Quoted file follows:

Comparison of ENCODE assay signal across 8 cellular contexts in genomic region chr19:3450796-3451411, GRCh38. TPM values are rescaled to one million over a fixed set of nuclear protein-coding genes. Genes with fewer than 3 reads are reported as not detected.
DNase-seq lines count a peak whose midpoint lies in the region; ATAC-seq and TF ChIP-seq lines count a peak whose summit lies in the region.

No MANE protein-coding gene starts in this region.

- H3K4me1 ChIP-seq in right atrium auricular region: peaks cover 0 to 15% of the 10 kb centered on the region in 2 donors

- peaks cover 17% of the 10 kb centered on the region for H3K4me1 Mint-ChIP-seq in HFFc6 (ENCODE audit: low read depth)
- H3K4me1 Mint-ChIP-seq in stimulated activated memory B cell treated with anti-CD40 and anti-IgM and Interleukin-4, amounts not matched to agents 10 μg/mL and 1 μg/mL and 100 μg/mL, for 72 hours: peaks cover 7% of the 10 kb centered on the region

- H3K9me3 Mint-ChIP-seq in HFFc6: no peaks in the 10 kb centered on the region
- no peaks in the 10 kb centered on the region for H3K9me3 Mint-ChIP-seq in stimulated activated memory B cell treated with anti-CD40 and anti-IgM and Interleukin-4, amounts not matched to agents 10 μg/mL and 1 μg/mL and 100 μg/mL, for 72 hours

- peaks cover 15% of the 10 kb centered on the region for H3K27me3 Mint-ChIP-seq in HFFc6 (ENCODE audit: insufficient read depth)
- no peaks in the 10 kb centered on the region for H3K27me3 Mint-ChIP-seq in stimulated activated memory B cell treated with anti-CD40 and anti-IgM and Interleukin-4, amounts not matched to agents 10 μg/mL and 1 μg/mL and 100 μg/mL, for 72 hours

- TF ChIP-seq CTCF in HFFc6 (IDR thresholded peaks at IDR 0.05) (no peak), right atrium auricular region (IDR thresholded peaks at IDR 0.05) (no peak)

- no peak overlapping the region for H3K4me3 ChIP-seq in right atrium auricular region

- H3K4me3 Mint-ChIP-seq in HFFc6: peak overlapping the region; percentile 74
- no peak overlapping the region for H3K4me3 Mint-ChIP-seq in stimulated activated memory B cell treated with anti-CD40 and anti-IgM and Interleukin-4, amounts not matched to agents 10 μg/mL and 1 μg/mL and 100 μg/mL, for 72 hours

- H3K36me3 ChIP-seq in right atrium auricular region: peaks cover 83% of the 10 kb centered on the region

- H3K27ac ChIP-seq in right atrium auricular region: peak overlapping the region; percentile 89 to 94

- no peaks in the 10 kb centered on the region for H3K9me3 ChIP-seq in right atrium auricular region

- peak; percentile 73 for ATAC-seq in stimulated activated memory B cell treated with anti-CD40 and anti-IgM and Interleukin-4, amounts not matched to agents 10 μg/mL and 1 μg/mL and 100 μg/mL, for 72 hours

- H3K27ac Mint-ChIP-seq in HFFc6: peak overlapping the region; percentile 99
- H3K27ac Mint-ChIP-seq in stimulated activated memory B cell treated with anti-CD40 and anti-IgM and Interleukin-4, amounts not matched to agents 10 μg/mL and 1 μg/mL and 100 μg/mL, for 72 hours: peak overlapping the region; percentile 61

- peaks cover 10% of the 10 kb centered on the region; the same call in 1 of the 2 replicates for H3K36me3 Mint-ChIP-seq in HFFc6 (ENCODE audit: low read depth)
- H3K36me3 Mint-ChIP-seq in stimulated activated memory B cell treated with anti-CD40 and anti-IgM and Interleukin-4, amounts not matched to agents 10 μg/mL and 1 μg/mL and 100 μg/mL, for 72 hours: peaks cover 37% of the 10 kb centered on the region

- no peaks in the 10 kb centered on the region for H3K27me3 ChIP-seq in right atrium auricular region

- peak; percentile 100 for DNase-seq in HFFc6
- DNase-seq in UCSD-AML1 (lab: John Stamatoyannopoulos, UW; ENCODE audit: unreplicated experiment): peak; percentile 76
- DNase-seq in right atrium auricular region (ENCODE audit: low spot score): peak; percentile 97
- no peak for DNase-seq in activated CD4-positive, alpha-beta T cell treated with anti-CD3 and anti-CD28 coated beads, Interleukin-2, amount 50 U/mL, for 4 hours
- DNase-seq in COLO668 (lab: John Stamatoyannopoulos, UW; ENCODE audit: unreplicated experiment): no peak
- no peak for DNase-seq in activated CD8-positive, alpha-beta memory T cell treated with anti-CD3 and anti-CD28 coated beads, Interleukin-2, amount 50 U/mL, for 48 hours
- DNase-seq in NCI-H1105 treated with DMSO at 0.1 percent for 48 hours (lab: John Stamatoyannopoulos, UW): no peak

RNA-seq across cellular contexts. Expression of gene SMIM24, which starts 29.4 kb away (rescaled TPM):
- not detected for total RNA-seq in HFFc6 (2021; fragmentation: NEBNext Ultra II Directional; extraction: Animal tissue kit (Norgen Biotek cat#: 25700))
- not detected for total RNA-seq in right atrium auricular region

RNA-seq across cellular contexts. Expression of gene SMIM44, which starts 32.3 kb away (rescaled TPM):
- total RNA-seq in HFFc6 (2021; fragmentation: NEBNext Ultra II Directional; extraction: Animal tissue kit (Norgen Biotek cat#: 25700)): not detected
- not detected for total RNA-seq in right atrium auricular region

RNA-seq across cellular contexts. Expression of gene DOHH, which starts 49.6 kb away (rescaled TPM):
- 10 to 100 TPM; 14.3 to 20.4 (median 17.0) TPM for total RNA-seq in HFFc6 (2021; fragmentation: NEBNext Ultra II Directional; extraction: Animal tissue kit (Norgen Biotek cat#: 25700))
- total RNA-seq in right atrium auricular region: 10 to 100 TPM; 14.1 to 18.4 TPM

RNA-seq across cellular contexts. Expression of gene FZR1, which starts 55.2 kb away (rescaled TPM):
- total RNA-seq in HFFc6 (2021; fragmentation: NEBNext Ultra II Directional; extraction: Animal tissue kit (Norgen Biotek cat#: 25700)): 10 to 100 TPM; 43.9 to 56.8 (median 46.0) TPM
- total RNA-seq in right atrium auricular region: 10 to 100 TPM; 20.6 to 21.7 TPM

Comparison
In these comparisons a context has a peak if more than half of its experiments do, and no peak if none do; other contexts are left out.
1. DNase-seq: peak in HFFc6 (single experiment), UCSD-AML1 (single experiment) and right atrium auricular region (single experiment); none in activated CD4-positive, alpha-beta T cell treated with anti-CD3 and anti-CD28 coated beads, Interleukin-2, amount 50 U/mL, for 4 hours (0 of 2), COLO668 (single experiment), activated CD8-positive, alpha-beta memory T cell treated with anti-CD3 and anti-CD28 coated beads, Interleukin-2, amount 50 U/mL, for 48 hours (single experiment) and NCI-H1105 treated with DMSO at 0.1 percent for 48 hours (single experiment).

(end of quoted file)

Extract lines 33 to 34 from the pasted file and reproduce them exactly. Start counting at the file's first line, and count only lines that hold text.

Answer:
- not detected for total RNA-seq in right atrium auricular region

RNA-seq across cellular contexts. Expression of gene SMIM44, which starts 32.3 kb away (rescaled TPM):